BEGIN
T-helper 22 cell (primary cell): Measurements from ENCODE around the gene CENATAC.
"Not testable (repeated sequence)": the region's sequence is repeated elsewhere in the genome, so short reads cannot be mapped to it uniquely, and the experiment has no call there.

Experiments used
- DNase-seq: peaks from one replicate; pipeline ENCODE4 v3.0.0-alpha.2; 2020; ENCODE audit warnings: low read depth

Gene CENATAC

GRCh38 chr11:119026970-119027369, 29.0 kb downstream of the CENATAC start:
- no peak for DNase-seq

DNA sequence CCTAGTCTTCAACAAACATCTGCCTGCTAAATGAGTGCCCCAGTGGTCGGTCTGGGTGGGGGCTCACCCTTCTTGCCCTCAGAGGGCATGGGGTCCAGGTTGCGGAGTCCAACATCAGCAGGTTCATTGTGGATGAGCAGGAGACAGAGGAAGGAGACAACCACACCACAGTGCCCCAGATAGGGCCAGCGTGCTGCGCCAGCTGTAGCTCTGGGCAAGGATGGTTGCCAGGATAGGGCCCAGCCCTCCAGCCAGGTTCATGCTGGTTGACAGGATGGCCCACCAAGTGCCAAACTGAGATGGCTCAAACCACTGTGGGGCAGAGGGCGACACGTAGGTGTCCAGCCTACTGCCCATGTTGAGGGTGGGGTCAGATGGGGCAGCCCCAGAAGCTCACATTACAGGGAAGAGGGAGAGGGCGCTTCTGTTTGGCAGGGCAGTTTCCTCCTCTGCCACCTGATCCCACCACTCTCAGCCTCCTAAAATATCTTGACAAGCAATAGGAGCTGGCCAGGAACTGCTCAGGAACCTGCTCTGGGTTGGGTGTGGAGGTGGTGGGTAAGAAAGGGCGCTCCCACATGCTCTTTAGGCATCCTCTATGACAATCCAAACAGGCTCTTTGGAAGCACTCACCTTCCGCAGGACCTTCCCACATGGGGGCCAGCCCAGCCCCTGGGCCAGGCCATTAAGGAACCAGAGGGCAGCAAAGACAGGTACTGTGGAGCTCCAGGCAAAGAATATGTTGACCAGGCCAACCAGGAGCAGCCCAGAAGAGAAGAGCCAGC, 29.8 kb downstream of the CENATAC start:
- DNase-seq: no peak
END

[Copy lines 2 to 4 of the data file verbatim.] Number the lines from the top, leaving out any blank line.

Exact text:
"Not testable (repeated sequence)": the region's sequence is repeated elsewhere in the genome, so short reads cannot be mapped to it uniquely, and the experiment has no call there.

Experiments used
- DNase-seq: peaks from one replicate; pipeline ENCODE4 v3.0.0-alpha.2; 2020; ENCODE audit warnings: low read depth